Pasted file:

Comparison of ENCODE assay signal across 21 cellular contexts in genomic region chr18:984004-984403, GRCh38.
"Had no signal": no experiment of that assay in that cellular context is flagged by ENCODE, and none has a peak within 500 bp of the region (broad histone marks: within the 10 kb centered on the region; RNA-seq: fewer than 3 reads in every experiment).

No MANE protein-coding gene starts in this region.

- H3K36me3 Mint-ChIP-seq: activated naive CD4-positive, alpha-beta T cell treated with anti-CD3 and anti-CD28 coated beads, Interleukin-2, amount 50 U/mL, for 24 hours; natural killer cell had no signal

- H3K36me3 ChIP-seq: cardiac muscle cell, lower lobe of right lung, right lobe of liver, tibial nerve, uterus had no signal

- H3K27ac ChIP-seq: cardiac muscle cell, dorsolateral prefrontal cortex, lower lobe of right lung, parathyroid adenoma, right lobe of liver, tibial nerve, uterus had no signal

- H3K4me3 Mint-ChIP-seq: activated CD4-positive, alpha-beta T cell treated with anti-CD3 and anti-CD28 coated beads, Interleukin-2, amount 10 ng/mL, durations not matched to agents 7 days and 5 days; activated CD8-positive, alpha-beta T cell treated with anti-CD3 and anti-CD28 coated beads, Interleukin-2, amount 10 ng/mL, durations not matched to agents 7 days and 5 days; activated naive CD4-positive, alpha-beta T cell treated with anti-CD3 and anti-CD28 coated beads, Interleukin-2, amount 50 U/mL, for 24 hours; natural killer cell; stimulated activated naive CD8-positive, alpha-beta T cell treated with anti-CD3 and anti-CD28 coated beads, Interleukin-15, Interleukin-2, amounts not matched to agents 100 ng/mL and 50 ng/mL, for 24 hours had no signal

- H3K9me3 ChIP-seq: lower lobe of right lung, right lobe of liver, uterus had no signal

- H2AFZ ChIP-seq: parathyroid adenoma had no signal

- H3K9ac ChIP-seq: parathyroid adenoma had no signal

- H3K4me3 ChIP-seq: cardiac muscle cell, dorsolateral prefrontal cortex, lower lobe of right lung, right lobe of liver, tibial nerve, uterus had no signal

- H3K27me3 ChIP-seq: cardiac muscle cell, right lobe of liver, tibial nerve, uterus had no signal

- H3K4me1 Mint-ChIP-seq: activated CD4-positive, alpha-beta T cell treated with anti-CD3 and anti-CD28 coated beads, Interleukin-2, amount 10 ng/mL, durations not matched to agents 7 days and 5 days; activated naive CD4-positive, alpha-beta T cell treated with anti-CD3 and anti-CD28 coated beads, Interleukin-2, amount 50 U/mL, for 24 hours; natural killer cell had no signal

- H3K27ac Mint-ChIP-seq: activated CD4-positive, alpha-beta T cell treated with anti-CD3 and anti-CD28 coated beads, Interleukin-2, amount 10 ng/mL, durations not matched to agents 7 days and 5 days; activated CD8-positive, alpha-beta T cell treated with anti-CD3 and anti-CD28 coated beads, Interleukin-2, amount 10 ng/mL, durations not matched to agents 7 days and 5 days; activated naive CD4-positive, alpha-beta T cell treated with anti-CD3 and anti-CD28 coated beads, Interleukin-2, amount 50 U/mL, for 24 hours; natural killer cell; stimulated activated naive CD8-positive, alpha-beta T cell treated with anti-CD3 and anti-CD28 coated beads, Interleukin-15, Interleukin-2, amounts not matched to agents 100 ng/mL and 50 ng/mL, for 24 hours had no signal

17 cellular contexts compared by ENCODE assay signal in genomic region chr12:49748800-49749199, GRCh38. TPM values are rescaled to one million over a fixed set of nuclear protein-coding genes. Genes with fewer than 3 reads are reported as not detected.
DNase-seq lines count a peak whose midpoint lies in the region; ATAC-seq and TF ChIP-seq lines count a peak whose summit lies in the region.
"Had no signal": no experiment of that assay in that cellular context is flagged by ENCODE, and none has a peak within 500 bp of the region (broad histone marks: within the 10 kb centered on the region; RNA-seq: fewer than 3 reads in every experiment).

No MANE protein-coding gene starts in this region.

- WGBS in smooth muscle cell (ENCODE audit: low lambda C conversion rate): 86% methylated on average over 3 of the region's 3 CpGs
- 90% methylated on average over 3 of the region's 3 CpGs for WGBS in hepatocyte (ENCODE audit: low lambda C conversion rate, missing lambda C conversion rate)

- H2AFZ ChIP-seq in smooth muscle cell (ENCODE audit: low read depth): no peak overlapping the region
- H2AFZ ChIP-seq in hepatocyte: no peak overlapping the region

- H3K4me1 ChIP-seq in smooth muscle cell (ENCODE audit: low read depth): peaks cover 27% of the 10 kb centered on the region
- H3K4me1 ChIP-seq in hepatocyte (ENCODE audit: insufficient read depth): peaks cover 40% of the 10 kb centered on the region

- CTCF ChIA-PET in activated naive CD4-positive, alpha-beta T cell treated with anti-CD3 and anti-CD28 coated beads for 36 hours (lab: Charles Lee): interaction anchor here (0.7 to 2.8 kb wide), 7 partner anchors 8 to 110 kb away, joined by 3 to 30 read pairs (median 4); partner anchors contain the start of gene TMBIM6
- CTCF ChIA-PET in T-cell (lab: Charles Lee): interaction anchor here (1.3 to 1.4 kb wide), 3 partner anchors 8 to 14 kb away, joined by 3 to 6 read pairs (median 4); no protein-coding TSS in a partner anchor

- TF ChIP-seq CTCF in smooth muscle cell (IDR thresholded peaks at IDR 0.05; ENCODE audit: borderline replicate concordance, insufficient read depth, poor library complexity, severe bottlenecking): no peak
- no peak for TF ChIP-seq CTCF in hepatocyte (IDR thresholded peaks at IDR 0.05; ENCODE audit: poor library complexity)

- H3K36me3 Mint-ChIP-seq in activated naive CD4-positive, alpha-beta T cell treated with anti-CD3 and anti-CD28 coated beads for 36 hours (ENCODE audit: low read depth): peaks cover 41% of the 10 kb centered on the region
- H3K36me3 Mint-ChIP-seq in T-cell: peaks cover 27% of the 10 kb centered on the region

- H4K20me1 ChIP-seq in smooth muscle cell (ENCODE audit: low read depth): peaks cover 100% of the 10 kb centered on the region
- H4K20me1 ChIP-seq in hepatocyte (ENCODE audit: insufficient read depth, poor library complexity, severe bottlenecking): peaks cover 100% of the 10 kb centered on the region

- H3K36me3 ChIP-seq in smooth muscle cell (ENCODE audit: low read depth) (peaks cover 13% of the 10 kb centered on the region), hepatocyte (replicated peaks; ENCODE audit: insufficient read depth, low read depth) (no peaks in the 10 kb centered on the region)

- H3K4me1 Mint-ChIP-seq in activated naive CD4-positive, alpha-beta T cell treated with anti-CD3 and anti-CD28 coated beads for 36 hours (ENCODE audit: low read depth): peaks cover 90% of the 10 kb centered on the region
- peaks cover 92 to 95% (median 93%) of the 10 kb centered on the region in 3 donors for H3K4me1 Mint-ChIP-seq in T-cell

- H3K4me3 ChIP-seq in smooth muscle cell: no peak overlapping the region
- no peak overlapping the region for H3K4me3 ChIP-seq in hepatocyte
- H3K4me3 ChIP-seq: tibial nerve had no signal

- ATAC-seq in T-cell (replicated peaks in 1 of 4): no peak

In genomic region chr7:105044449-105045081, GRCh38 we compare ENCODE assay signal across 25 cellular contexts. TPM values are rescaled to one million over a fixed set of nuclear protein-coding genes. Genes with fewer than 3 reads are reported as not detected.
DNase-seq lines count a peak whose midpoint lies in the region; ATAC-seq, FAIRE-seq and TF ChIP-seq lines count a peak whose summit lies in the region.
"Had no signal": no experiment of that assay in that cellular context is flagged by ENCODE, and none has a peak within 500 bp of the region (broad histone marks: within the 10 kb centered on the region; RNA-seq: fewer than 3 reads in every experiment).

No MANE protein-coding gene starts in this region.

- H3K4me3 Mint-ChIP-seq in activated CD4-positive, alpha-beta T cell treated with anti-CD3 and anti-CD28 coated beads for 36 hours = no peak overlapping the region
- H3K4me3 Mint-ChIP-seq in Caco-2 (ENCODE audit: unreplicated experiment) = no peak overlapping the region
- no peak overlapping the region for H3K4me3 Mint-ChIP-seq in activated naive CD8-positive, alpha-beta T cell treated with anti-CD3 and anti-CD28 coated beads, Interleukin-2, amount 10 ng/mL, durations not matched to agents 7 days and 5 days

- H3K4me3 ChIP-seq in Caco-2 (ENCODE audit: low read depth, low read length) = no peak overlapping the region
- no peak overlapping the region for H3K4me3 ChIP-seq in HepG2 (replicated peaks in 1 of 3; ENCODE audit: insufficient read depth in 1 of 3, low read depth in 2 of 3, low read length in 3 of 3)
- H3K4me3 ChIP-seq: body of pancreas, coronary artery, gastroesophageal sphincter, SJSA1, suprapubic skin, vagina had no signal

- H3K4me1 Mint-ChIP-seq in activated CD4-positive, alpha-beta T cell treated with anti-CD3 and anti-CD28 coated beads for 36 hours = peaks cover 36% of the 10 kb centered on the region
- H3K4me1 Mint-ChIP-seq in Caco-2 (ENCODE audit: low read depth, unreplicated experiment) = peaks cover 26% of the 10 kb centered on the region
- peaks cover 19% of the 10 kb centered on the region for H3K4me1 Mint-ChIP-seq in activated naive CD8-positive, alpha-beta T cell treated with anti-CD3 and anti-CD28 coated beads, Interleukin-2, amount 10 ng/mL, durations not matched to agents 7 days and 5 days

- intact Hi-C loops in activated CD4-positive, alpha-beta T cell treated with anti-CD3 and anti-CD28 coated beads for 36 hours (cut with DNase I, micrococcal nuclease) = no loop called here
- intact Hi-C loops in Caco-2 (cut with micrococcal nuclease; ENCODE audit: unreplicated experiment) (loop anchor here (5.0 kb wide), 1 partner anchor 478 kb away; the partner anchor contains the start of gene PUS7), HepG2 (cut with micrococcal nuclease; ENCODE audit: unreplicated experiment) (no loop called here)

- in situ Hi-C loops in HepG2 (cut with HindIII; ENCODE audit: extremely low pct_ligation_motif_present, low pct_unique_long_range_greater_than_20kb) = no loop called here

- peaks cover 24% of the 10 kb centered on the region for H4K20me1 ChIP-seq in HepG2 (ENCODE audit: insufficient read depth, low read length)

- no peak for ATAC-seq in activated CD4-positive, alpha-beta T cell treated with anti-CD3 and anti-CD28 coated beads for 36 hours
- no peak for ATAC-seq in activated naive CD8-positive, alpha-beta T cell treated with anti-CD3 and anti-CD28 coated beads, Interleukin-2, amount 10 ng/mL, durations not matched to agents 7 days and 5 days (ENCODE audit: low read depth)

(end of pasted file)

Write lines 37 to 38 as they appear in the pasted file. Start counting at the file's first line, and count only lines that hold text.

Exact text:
- no peak overlapping the region for H3K4me3 ChIP-seq in hepatocyte
- H3K4me3 ChIP-seq: tibial nerve had no signal